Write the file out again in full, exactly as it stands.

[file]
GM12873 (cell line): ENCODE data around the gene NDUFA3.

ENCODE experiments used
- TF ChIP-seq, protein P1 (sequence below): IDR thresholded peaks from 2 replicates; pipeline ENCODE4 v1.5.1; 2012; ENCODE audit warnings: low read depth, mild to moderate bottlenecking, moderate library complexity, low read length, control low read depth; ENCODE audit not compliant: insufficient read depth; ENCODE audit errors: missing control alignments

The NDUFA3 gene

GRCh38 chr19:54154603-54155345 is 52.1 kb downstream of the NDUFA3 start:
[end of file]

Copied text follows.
GM12873 (cell line): ENCODE data around the gene NDUFA3.

ENCODE experiments used
- TF ChIP-seq, protein P1 (sequence below): IDR thresholded peaks from 2 replicates; pipeline ENCODE4 v1.5.1; 2012; ENCODE audit warnings: low read depth, mild to moderate bottlenecking, moderate library complexity, low read length, control low read depth; ENCODE audit not compliant: insufficient read depth; ENCODE audit errors: missing control alignments

The NDUFA3 gene

GRCh38 chr19:54154603-54155345 is 52.1 kb downstream of the NDUFA3 start: